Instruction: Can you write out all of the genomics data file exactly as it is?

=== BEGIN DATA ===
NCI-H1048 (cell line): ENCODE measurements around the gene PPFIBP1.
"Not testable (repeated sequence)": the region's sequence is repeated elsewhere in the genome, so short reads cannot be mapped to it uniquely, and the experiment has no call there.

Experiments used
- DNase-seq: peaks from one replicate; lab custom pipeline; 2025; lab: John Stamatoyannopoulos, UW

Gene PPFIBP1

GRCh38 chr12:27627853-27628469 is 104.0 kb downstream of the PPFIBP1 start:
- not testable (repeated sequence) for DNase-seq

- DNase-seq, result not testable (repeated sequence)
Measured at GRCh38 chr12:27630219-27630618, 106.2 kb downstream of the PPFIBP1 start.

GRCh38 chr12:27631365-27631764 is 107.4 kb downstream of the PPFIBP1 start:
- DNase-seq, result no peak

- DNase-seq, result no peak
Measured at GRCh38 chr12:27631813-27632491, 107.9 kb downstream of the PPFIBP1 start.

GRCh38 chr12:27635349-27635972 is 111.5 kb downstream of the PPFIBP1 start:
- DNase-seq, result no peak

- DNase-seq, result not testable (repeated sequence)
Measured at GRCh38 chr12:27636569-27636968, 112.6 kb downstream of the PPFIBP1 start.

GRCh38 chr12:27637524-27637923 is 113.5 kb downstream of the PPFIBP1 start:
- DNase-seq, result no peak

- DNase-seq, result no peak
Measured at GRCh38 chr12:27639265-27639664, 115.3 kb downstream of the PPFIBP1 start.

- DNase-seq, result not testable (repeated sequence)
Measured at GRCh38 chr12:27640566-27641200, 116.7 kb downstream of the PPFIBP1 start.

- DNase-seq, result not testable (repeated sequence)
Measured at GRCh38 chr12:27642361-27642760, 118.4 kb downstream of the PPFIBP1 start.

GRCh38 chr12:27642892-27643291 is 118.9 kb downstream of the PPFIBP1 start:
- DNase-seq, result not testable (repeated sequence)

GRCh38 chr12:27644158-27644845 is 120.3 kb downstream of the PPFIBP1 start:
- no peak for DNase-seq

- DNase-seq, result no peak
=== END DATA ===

NCI-H1048 (cell line): ENCODE measurements around the gene PPFIBP1.
"Not testable (repeated sequence)": the region's sequence is repeated elsewhere in the genome, so short reads cannot be mapped to it uniquely, and the experiment has no call there.

Experiments used
- DNase-seq: peaks from one replicate; lab custom pipeline; 2025; lab: John Stamatoyannopoulos, UW

Gene PPFIBP1

GRCh38 chr12:27627853-27628469 is 104.0 kb downstream of the PPFIBP1 start:
- not testable (repeated sequence) for DNase-seq

- DNase-seq, result not testable (repeated sequence)
Measured at GRCh38 chr12:27630219-27630618, 106.2 kb downstream of the PPFIBP1 start.

GRCh38 chr12:27631365-27631764 is 107.4 kb downstream of the PPFIBP1 start:
- DNase-seq, result no peak

- DNase-seq, result no peak
Measured at GRCh38 chr12:27631813-27632491, 107.9 kb downstream of the PPFIBP1 start.

GRCh38 chr12:27635349-27635972 is 111.5 kb downstream of the PPFIBP1 start:
- DNase-seq, result no peak

- DNase-seq, result not testable (repeated sequence)
Measured at GRCh38 chr12:27636569-27636968, 112.6 kb downstream of the PPFIBP1 start.

GRCh38 chr12:27637524-27637923 is 113.5 kb downstream of the PPFIBP1 start:
- DNase-seq, result no peak

- DNase-seq, result no peak
Measured at GRCh38 chr12:27639265-27639664, 115.3 kb downstream of the PPFIBP1 start.

- DNase-seq, result not testable (repeated sequence)
Measured at GRCh38 chr12:27640566-27641200, 116.7 kb downstream of the PPFIBP1 start.

- DNase-seq, result not testable (repeated sequence)
Measured at GRCh38 chr12:27642361-27642760, 118.4 kb downstream of the PPFIBP1 start.

GRCh38 chr12:27642892-27643291 is 118.9 kb downstream of the PPFIBP1 start:
- DNase-seq, result not testable (repeated sequence)

GRCh38 chr12:27644158-27644845 is 120.3 kb downstream of the PPFIBP1 start:
- no peak for DNase-seq

- DNase-seq, result no peak